Cinematographer Jay Keitel on Shooting the Deliciously Creepy “She Dies Tomorrow”
Director Amy Seimetz’s new feature, She Dies Tomorrow, opens on a tight close-up of a teary blue eye ringed with streaked mascara. When we next see Amy (Kate Lyn Sheil), the film’s patient zero, she’s dazedly moving through her sunny new Los Angeles home. The house is modest and half unpacked, but hip light fixtures and the beginnings of some artsy wallpaper hint at what once had been a more normal life. By nightfall, however, Amy is inconsolable, unequivocally convinced she’ll be dead the next day.
She’s drinking wine, browsing cremation urns, and making little sense when she begs her friend Jane (Jane Adams) to skip a birthday dinner and come over. Jane, at least at first, is matter of fact with her desperate pal, denying Amy’s request, among other things, to be turned into a post-death leather jacket. Some kind of freelance scientist, Jane leaves to go peer through her microscope, and while working in her dark basement lab, she’s overtaken by the same mysterious affliction as Amy. In the throes of grappling with this horrible realization, she makes it to her sister-in-law Susan’s birthday dinner after all, where each of the guests gradually falls prey to the same mental anguish that they, too, will die tomorrow.
Seimetz and her cinematographer, Jay Keitel, express each moment of the jarring descent into this realization through flashing multicolor washes that, if you’re paying close attention, are unique to each character. “I really took that to heart, that idea that every response had to be whatever the character is remembering or going through,” said Keitel, who, rather than working with a bank of lights and a gaffer on a radio, circumvented the film’s limited budget with small units placed around the set, pre-programmed with eight or nine lighting presets and timings designed for each person’s meltdown. Suffering from visual migraines himself, Keitel explained, “I likened it to that, this sort of visualization of panic or anxiety. When you’re anxious and upset, that’s communicable, right? It’s sort of like a virus, it’s contagious.”
Having toppled the dominos, Amy heads into the desert, goes joyriding in a dune buggy, smokes weed with the dune buggy rental guy (Adam Wingard), and infects him, too. Most of the action takes place at night, but in flashbacks, we see her enjoying the desert at golden hour with her boyfriend, Craig (Kentucker Audley), ordering pizza and playing go fish. Even in better times, however, Sheil’s Amy comes off as pensive and never really okay. Keitel’s lighting, which deals with long stretches of one-person frames, reflects this. “I tried to think about everything Kate’s going through and use the lights in various ways, so that every time we see her, we’re seeing a different way her face is lit. That, I think, moves you through what’s going on in her head.”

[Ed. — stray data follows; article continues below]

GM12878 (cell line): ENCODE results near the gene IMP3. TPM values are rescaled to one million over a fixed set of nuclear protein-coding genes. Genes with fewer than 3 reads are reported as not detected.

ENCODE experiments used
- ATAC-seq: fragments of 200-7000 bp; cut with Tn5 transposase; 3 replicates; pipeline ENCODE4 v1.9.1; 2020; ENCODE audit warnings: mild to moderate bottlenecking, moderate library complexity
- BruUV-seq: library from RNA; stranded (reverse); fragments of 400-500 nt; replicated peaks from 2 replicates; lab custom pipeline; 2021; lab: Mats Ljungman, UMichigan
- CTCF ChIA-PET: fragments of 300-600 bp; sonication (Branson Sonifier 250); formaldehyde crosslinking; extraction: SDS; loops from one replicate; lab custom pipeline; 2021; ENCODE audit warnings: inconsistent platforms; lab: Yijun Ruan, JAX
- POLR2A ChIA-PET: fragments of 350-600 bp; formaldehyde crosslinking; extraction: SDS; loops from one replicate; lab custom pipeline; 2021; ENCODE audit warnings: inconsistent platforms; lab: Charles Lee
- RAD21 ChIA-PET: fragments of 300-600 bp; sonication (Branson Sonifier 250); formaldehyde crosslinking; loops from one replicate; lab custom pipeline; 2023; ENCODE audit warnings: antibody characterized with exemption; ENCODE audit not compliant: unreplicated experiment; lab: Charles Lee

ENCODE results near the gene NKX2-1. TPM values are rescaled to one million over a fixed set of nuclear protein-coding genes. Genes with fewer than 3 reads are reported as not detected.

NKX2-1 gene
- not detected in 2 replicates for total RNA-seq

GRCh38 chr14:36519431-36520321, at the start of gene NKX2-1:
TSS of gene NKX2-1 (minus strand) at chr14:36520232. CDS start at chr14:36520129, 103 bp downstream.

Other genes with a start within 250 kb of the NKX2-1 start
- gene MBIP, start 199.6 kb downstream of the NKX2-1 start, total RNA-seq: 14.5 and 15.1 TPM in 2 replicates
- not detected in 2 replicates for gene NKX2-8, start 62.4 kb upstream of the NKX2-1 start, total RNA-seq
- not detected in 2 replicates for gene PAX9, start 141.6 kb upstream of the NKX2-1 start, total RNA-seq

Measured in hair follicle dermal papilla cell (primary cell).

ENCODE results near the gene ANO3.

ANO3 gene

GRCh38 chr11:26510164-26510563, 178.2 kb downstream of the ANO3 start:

In colorfully saturated, impressionistic scenes reminiscent of cells and liquid and blood gliding entropically over the camera lens, Keitel and Seimetz also try to depict what being struck by the thought they have one day left to live might look like in their characters’ insides. Keitel, producer David Lawson Jr., Seimetz and her assistant Alexandra Lyons Watt spent days in the director’s garage experimenting with lighting techniques, plexiglass, and a cornucopia of material including “oil, water, bits of strawberry, and bits of other organic material from [Amy’s] refrigerator” to achieve these atmospheric moments. “Amy really wanted everything to be as real as possible. She didn’t want a lot of VFX,” explained Keitel of their turn as mad scientists. “And that was our impetus — what can we do to give an emotional impression of being inside the body, or maybe inside the mind, and what would that look like?”
Eventually, Mozart’s Requiem, which darkly sets the tone for much of the film and which Keitel, Seimetz, and Sheil were already listening to while shooting, stops, and — is the nightmare over? There’s no saying. It’s barely dawn. Overnight, some of the characters bring themselves to take care of unfinished business, others descend into madness. As we check in with everyone, SDT seems to ask its audience, what would you do in this scenario? From the flashing lights of initial infection to the gurgling abstractions that come later on, the night feels like one long, weird club trip curtailed by the nauseating moment you step into daylight, but that couldn’t be more off base. “I actually got a lot of inspiration from walking in the woods,” Keitel said, “if you can believe it or not.”
Featured image: She Dies Tomorrow key art. Courtesy Neon.